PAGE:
A young girl turns to the fantastical world of her imagination to escape her emotionally-abusive home. Her father, a veteran, committed suicide after witnessing the horrors of war in Afghanistan. Her older brother is now lashing out with anger and violence at the world around him.
One day, she oversees her brother and his friends beating a frail teenage boy and imprisoning him in a cage. She rescues the boy telling him she is a fairy princess. When the boy promises to grant her a wish, she discovers that he’s more than he appears. Her secret wish comes true, but at a dark price.
Writer/director: Karen Lam
Producer: Karen Wong
Karen Lam says:
“I have a deep love for fairy tales and mythology and The Stolen is a direct reflection of these influences.
The film began as part of a short story collection, loosely based on my favourite fairy tales, retold in the form of dark, dramatic fiction. I was exploring narration and point-of-view and this story was about Essie, an imaginative little girl whose fictional fairyland becomes manifest when she rescues a fairy boy from a cave.
The Modern Faerie Tale series of young adult novels by Holly Black first introduced me to fairies as Gothic creatures who couldn’t touch iron, lived in a perpetual state of bacchanalia and treated humans as playthings. This was as far from Tinkerbell as I could imagine and I wondered if I could re-introduce fairies as a new form of monster for modern film audiences.
I also found research depicting fairies as fallen angels, cast out after the war of heaven, but who were not dark enough to enter the gates of hell. These fallen creatures are doomed to wander our earth in a permanent state of purgatory. The crow and raven imagery emerged from reality (the park where we filmed the short film is the pit stop/drinking hole for hundreds of crows every day) and, mythically, they are often seen as the guards between the living and dead. The idea of fairies travelling as dark crows was very appealing, like a murder of fairies.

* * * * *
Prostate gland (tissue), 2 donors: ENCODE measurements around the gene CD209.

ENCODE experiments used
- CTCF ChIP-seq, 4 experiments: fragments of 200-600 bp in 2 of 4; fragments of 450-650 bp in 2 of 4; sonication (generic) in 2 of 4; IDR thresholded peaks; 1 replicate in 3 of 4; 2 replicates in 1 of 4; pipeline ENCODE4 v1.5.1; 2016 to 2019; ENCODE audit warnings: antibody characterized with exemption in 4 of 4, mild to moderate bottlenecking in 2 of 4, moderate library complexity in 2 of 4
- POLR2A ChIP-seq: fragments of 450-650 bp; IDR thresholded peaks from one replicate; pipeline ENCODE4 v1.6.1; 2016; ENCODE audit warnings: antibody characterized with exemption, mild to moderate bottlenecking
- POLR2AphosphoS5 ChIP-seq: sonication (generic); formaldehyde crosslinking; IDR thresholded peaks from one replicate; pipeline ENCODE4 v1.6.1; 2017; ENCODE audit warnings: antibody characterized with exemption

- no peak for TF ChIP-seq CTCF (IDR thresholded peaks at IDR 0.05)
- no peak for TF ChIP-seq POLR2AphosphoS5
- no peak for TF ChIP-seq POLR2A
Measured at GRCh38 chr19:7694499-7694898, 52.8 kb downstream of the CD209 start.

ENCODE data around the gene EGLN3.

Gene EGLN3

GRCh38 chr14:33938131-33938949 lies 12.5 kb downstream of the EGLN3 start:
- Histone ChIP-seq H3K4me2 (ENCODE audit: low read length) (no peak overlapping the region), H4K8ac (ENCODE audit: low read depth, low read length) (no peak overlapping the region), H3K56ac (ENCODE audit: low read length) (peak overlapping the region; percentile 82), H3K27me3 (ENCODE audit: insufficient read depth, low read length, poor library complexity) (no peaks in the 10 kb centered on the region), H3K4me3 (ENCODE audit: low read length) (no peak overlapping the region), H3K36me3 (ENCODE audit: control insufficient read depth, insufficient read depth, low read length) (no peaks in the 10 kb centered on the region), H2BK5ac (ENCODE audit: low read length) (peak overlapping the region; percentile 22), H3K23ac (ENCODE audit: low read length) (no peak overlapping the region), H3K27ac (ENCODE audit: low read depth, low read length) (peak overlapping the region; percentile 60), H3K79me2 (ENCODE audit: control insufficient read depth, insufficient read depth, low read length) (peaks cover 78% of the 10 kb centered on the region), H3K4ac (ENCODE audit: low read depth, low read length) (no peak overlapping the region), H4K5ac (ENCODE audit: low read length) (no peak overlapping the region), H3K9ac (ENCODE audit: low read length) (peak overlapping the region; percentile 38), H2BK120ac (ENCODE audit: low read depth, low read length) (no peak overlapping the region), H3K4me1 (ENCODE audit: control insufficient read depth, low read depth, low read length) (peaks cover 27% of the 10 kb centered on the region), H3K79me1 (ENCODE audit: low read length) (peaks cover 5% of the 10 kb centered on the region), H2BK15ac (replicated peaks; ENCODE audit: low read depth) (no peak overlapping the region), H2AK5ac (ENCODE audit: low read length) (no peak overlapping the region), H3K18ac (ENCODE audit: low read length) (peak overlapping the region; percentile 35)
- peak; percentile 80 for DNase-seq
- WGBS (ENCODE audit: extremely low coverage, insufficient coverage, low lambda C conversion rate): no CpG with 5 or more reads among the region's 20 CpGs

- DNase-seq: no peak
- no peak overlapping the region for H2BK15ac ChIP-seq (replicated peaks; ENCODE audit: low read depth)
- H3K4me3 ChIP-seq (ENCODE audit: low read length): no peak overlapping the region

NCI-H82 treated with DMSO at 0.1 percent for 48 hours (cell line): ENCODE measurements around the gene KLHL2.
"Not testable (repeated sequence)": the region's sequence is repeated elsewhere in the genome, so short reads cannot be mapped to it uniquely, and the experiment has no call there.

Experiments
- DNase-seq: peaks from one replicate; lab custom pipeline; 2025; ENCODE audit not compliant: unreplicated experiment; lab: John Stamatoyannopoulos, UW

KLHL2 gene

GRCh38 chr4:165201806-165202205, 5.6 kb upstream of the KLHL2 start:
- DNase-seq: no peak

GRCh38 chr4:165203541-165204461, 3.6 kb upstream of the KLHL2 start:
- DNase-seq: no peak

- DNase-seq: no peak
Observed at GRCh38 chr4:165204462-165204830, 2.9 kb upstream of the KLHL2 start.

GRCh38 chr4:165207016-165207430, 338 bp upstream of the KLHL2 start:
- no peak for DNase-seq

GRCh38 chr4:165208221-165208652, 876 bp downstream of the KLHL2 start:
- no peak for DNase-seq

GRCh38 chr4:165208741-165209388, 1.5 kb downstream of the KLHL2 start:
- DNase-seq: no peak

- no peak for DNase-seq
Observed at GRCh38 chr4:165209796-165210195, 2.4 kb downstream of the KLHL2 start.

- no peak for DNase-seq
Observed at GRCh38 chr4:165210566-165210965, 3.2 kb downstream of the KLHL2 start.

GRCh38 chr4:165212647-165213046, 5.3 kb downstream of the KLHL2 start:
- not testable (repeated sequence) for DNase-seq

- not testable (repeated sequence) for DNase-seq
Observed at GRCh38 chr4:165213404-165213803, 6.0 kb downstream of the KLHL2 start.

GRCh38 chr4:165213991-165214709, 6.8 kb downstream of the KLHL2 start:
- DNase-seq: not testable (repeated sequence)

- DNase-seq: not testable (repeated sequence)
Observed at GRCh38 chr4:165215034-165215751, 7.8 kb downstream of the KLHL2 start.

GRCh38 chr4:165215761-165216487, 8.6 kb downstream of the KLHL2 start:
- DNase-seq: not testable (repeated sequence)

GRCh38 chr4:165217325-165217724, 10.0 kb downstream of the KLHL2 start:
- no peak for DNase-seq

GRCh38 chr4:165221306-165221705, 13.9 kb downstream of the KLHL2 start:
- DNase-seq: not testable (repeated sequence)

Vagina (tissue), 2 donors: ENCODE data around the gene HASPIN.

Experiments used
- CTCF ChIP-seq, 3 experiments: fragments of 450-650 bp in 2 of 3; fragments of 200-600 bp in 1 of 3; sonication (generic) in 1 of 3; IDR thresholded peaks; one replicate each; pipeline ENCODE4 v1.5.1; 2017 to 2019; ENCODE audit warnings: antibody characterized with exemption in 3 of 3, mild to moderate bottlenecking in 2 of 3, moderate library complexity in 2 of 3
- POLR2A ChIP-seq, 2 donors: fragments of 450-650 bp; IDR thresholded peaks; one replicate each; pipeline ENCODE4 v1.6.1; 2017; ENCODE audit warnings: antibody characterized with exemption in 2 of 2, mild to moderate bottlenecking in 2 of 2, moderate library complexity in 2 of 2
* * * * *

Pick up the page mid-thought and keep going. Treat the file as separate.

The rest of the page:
When developing the backstory of Essie and her bullying brother Braden, I was influenced by reading newspaper stories of recent veterans from the Canadian Armed Forces. Many of these young men have returned to ‘society,’ broken by their experiences but falling between the cracks. Young, vibrant men, mentally destroyed by their experiences, suffering from deep depression and finally resorting to violence, drugs and alcohol to deal with their internal pain. Their experiences have a rippling effect, like stones in a puddle, on their spouses and children and on our entire society. We all pay the price of war: the casualties are not only the ones who’ve died overseas.
My films, usually in the form of horror and thriller, seek to explore human fragility and strength against the social context of an increasingly thoughtless society that discards the fragile and vulnerable.”
About Karen Lam
Karen Lam has been a full-time producer since 2000, producing two feature films, four short films, three television series and six short films.
The Cabinet, her first short film as a writer/director, received the NSI Drama Prize in 2006. Karen has since written five feature film screenplays and directed her first feature film, Stained, in November 2009, a BC/Saskatchewan co-production, which premiered as part of the Telefilm Perspective Canada showcase at the Cannes Film Market. The feature is distributed by eOne (Canada), and released in the US in August 2011 by Celebrity Home Entertainment. Stained recently played at All Things Horror in Boston and won best actress at the HorrorQuest in Atlanta.
Karen’s 2011 short film Doll Parts has been invited to over 48 international film festivals since its completion and has won best story (Tulsa Underground Horror Festival) best director (HorrorQuest), best horror short (Midnight Black International Film Festival and Creative Arts Film Festival). She has been featured in horror magazines Fangoria and Diabolique and listed on Planet Fury’s 2012 top 10 Canadian genre directors to watch.
Her short film, The Stolen, a darkly atmospheric fantasy, was showcased at the Cannes Short Film Corner 2012 and was invited to screen at 15 film festivals in fall 2012 including the St. John’s International Women’s Film Festival. It won best horror short film and best director at the Shawna Shea Independent Short Film Festival in Massachusetts.
Karen was the series director on the true crime documentary series Very Bad Men, for 10 episodes, produced by Make Believe Media in Vancouver, and broadcast on Investigation Discovery US and Canada.